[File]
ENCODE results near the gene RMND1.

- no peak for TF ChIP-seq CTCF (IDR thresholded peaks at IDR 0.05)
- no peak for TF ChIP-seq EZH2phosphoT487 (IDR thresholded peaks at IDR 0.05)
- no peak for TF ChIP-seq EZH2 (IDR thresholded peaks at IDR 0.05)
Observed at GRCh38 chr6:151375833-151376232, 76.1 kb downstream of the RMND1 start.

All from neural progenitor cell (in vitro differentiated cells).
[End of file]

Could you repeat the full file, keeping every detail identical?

ENCODE results near the gene RMND1.

- no peak for TF ChIP-seq CTCF (IDR thresholded peaks at IDR 0.05)
- no peak for TF ChIP-seq EZH2phosphoT487 (IDR thresholded peaks at IDR 0.05)
- no peak for TF ChIP-seq EZH2 (IDR thresholded peaks at IDR 0.05)
Observed at GRCh38 chr6:151375833-151376232, 76.1 kb downstream of the RMND1 start.

All from neural progenitor cell (in vitro differentiated cells).